The East Timor government believes that the choice of the south coast of the country for the new gas pipeline running from the Greater Sunrise field, which it shares with Australia, will prevail.
The Secretary of State for Natural Resources, Alfredo Pires told Macauhub that that, “several feasibility studies have been carried out,” and that, “the results show that the gas pipeline to East Timor costs $1 billion and to Australia it costs $1.8 billion.”
The aim is also to build a 1000-hectare supply base in the south of the country, which, “in ten or 15 years will create 40,000 jobs.”
“Australia already has a gas pipeline and it makes sense to us and is fair that now we should get this one. Nobody would lose money. We are discussing this matter and carrying out comparative studies,” said Pires.
The Secretary of State gave assurances that the issues raised by Australia, which could be a problem for the East Timor option, have already been refuted by the studies put forward by the government.
In terms of distance, Pires said that the pipeline would extend over 150 kilometres to the East Timor coast [230 if more geologically troublesome areas are avoided] and over 530 kilometres to the Australian coast.
“We have the south coast mapped out and we have chosen a route for the gas pipeline. We have depths of 2,800 metres and the maximum could be 3,300 metres, with current technologies. We have done those feasibility studies,” the Secretary of State said.
In May at the celebration of 10 years of the country’s independence the Timorese government decided to present a small sample of the pipeline that it hopes to bring to the south of the country – and it did so in front of the government Palace.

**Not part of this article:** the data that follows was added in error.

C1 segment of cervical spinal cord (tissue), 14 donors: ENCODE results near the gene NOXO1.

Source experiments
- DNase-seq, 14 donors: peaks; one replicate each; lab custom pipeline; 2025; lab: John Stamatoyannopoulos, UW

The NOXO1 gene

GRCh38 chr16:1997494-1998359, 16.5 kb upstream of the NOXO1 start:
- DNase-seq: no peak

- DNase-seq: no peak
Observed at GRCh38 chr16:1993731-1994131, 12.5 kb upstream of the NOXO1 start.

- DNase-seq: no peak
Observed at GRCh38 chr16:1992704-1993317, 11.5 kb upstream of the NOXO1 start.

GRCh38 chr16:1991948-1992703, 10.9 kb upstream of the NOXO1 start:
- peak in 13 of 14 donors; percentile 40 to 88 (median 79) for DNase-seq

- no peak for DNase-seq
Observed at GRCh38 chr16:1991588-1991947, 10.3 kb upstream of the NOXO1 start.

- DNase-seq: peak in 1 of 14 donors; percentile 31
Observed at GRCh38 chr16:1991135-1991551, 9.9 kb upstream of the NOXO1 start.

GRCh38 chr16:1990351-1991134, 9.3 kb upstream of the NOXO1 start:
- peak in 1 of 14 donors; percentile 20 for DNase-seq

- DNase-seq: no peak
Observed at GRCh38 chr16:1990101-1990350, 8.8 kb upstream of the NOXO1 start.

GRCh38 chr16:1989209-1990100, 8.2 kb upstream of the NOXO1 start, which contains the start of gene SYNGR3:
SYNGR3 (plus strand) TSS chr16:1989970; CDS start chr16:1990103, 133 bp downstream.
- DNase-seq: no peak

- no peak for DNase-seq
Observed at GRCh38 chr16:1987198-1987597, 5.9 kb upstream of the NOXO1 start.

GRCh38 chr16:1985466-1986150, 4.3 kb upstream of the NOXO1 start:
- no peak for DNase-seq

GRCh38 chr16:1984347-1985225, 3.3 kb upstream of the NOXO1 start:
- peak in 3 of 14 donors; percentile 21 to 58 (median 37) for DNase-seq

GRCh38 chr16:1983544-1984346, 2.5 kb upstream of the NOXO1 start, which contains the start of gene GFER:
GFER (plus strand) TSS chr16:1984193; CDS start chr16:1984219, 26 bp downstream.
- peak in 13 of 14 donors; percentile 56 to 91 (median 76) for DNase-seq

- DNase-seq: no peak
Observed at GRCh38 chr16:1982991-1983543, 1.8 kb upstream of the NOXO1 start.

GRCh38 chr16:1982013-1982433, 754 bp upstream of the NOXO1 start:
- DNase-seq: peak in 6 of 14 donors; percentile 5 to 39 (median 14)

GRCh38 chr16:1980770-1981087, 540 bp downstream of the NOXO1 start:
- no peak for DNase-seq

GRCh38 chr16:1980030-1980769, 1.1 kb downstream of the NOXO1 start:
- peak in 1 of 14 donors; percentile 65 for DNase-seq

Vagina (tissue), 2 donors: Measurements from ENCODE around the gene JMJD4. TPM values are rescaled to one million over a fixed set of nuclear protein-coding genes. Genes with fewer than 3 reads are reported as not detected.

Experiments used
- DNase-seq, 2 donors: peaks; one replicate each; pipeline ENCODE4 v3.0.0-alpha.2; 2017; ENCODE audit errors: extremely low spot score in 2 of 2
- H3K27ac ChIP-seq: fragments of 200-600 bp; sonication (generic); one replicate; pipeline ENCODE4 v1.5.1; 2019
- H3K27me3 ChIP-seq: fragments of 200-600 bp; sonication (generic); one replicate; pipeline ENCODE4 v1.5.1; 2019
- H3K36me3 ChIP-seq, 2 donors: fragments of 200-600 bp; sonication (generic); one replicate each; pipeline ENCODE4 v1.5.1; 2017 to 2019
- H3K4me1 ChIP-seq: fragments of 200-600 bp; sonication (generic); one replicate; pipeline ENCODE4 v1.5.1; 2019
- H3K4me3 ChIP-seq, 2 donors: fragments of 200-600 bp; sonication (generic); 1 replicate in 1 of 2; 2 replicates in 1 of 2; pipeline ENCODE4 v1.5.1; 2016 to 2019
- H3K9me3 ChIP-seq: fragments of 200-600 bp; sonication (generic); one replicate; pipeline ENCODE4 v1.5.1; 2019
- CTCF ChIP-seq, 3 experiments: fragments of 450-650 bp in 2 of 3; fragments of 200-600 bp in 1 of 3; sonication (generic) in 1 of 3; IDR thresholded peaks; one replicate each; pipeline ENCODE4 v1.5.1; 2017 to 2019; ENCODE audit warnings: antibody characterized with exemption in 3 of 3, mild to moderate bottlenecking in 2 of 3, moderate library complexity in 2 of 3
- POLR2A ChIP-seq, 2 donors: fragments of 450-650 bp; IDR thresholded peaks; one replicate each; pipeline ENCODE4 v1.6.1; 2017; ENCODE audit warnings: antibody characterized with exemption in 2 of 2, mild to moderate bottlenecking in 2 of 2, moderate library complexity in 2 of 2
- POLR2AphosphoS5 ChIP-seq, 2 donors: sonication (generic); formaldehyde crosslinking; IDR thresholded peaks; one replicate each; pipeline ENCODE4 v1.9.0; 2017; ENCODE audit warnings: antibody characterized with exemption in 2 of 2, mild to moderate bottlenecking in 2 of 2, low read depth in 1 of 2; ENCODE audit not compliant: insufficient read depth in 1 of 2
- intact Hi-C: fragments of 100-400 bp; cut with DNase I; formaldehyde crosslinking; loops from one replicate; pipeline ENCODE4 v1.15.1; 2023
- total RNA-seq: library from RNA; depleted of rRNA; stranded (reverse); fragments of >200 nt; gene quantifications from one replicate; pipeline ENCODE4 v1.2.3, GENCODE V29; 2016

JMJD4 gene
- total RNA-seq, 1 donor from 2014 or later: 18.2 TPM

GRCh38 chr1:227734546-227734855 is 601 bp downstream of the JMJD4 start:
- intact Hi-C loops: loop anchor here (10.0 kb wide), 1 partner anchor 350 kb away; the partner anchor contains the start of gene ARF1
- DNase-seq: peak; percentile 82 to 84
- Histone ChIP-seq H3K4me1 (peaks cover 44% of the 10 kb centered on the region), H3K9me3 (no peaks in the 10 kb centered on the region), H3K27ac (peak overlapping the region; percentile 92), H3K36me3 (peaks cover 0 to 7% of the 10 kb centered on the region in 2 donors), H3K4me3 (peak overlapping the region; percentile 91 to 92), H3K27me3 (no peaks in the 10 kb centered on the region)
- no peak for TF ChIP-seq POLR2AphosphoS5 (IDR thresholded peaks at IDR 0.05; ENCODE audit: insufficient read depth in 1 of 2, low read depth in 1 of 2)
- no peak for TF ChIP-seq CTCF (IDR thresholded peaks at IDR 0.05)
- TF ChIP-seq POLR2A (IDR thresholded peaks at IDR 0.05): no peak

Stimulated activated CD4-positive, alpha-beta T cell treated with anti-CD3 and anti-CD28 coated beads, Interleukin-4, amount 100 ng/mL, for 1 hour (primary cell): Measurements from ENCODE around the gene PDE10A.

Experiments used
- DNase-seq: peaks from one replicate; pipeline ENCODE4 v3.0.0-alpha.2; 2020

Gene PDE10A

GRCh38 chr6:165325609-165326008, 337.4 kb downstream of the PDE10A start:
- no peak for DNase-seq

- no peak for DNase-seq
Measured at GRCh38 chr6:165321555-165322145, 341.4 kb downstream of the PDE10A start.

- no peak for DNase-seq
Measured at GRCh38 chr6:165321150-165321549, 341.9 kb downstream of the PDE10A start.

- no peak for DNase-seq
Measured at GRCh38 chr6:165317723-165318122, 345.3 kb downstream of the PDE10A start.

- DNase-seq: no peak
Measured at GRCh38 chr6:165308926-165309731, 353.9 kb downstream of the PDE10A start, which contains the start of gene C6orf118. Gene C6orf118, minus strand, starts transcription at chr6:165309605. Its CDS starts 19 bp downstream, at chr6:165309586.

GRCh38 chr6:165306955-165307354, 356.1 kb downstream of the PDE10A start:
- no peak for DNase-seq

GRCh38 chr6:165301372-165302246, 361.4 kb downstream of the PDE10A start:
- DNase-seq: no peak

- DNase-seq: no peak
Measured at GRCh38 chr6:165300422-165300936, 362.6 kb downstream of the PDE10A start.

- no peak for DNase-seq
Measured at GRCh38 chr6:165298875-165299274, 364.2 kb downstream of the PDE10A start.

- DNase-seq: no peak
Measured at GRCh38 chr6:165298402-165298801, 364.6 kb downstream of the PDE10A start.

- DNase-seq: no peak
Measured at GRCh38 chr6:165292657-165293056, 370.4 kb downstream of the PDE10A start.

“We brought a small piece and said ‘it’s here’ to confirm our position, show the technology and also to show the people what we are talking about. We have always been under pressure and now it is our turn to put pressure on the other side. We’re ready.”
According to Pires this is the “ideal investment,” to apply the capital accumulated in the Oil Fund – the balance of the fund in April of this year was $10.54 billion.
“An investment in the gas pipeline has a fixed return of 7 to 8 percent over 40 years. What I can say is that the option of East Timor is technically and commercially viable. We are in discussions but for us there is no other way,” he noted.
One of Timor’s big projects for the next few years is construction of a base to support energy exploration on the south coast of the country, in the area known as Tacimane.
The supply base – a model used in other oil producing countries – would be in the districts of Suai, Betano and Beaco.
“Suai will be the logistical support base for oil activities, Betano will be for the petrochemical industry, Viqueque and Beaco is where the Greater Sunrise gas pipeline will be. These are three points along a distance of 160 kilometres,” Pires explained.
“For the supply base, Parliament ahs already approved $100 million and $45 million for the highway. We are now talking with the population, and we are buying the land as needed,” Pires added.